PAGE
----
Lee v. Fox

Decision Date18 January 1888
Citation14 N.E. 889,113 Ind. 98
PartiesLee v. Fox et al.
CourtIndiana Supreme Court


Appeal from circuit court, Hamilton county; D. Moss, Judge.

Action by Stephen Lee, appellant, against appellees, William R. Fox, and Eliza E. Fox, his wife, to foreclose a mortgage.

Shirts & Shirts, for appellant. Neal & Neal, for appellees.

Mitchell, C. J.

Stephen Lee commenced this suit against William R. Fox, and Eliza E. Fox, wife of William R., to foreclose a mortgage executed by the latter, whereby certain real estate owned by the husband was conveyed to Lee, to indemnify him against loss for having become bound as surety upon certain notes signed by Fox as principal. It is charged in the complaint that the defendant William R. Fox failed to pay the notes so executed, at maturity, and that, in consequence of his default, the plaintiff had sustained loss and damage in the sum of $1,000, which remained due and unpaid. Fox answered, in substance, that, contemporaneously with the execution of the mortgage in suit, he executed a certain chattel mortgage whereby he transferred to the plaintiff one-half interest in two portable steam-engines, and two threshing-machines, which latter mortgage, he alleged, was executed as a security, and to indemnify the plaintiff against loss for signing the identical notes mentioned in the complaint, and in the mortgage therein described. A copy of the chattel mortgage, so alleged to have been executed, is set out as an exhibit with the answer. One of the stipulations written in the mortgage was to the effect that, upon default of the mortgagor in performing any of the conditions of the mortgage, the mortgagee was expressly authorized to take possession of the mortgaged property, and, upon giving 10 days' written notice thereof, to sell the same at public auction, the mortgagee being authorized to retain from the proceeds of the sale any amount due him on account of his having become surety, as above, rendering the surplus to the mortgagor. The answer admits that the defendant had made default in the payment of the notes upon which the plaintiff had become bound as surety, but it alleges that the plaintiff had taken possession of, and sold one of, the engines and threshers mentioned in the mortgage; the plaintiff having himself become the purchaser, at the price of $10, such sale having been made in pursuance of a 10-days notice, and under pretense of the authority contained in the mortgage. It is alleged, further, that the plaintiff retains possession of the property so purchased, and claims to be the owner thereof by virtue of the sale so made. The court held this to be a sufficient answer.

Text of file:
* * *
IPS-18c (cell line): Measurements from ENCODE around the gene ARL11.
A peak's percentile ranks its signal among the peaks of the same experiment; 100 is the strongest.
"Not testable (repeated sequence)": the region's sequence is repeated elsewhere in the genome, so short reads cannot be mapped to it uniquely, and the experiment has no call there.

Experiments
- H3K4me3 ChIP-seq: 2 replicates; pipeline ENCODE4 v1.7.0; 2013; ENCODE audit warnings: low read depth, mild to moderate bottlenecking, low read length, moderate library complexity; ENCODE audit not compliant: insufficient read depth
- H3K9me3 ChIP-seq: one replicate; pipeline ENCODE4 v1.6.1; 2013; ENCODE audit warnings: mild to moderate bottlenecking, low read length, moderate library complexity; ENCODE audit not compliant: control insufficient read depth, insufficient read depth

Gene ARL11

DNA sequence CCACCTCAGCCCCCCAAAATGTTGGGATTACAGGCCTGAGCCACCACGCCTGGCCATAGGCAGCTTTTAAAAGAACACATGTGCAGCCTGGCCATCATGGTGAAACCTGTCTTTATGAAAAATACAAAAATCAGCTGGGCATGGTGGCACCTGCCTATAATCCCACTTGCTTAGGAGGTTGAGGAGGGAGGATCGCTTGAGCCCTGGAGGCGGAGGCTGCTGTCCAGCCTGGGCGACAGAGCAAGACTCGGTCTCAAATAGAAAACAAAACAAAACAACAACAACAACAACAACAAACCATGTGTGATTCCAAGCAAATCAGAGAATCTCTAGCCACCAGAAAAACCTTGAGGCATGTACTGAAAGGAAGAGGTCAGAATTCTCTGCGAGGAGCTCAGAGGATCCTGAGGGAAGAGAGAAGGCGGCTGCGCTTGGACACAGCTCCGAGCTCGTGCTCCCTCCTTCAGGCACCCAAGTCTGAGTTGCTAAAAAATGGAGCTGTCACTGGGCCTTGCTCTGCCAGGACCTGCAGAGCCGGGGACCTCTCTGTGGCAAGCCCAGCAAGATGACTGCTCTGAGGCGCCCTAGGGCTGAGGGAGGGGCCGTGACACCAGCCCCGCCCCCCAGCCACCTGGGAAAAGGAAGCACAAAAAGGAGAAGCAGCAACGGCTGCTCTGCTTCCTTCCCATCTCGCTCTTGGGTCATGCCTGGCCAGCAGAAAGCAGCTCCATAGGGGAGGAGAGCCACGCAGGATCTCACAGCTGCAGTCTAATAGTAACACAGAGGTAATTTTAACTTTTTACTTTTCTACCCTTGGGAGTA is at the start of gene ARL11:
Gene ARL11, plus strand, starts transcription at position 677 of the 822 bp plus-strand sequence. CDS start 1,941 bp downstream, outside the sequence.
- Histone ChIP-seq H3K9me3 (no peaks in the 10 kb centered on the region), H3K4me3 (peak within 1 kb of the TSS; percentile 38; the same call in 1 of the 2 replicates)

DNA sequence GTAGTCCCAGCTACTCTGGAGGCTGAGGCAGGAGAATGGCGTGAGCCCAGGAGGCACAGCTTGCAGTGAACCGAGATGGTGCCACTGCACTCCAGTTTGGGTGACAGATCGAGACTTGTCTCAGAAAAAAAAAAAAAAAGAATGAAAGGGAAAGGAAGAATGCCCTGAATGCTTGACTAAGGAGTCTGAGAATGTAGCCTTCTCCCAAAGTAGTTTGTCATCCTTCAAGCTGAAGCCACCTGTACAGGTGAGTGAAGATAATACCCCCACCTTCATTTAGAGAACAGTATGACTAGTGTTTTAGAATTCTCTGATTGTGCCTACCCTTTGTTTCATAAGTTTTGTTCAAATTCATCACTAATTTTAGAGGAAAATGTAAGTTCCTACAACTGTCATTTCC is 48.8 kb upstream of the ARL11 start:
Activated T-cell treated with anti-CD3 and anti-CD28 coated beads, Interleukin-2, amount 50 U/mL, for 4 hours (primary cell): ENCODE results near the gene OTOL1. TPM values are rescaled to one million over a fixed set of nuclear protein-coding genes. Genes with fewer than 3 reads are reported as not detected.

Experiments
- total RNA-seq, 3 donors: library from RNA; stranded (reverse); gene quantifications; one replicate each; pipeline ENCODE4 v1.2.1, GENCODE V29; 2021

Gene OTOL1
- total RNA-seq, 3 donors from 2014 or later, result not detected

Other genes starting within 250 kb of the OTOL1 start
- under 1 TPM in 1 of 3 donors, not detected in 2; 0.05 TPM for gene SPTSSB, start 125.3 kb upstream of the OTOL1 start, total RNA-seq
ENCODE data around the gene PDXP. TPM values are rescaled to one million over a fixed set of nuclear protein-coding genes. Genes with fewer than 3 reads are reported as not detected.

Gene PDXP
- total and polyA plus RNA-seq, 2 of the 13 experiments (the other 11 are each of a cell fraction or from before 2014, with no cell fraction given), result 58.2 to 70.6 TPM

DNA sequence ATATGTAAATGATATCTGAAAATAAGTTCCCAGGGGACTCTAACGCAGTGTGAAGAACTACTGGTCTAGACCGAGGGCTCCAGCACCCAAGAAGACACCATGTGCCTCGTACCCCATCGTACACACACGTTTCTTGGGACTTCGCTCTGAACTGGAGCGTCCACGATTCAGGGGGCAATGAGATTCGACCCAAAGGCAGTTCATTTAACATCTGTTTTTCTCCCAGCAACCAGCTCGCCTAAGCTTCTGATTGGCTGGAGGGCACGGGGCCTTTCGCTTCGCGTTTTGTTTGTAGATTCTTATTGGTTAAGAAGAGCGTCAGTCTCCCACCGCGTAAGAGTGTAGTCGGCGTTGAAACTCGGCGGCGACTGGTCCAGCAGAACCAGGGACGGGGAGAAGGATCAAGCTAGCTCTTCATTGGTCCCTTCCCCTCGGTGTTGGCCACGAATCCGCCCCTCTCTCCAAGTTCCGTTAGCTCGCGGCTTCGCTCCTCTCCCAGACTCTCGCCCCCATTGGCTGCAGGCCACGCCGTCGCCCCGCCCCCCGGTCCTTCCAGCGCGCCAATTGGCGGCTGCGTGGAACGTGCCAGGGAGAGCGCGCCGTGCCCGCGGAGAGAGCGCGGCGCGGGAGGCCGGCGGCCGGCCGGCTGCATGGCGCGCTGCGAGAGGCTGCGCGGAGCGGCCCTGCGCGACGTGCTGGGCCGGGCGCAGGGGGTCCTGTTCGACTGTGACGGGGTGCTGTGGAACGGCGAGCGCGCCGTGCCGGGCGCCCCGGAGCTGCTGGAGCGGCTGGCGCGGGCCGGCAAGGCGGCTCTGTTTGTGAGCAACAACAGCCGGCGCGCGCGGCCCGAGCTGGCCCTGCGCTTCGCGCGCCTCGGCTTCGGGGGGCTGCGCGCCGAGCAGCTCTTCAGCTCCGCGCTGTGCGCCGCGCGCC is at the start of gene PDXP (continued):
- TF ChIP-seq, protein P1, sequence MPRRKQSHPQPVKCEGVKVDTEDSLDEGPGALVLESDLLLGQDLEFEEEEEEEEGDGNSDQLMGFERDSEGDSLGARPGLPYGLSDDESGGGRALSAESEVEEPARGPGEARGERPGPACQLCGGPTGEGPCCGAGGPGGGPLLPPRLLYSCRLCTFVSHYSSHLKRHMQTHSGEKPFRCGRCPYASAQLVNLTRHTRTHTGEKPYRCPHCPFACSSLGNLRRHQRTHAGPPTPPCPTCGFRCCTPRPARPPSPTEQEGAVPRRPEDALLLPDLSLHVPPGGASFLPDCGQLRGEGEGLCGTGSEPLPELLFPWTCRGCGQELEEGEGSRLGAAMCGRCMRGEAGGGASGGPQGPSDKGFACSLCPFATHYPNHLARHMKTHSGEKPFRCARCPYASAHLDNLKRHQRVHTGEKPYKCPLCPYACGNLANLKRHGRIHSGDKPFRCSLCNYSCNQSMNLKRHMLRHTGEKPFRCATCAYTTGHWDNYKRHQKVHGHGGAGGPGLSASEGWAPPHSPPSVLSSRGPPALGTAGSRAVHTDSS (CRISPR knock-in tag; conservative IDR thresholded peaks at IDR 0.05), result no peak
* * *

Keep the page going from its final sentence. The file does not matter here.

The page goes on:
The claim of the mortgagor is that the sale of a part of the mortgaged property, and the purchase by the mortgagee, at a sale made by himself, of the property so sold, without the aid of a court of chancery, waived any right which he may have theretofore had to look to the mortgagor, or to any other securities, for any deficiency. It is said that the effect of the sale was to satisfy the debt. The recent case of Landon v. White, 101 Ind. 249, is relied on as sustaining the above proposition. A conspicuous and important difference between the mortgage considered in the case cited and that involved in the present case is that, in the former, the mortgage contained no power of sale, while that involved in the present case expressly empowers the mortgagee, upon any default, to sell the property after giving 10 days' notice, and to apply the proceeds of the sale to the liquidation of the mortgage debt. While expressly declining to pass upon the merits of the question, the court said, in substance, in the case relied on, that it would seem to be the law applicable to a mortgage such as the one there involved, that a mortgagee, in order to secure a personal claim against the mortgagor for any part of the mortgage debt which may remain unsatisfied after the sale of the mortgaged chattels, must foreclose his mortgage in equity, and that, by selling in any other way than in pursuance of the decree of a court, the mortgagee waived all claim for any deficiency. This was said in reference to the mortgage then under consideration, in which there was no power of sale. A chattel mortgage is, at law, a conditional sale, which vests the legal title, and, prima facie, the right of possession to the things mortgaged, in the mortgagee. Brodhead v. McKay, 46 Ind. 595;Johnson v. Simpson, 77 Ind. 412;Roberts v. Norris, 67 Ind. 386;Cline v. Libby, 46 Wis. 123.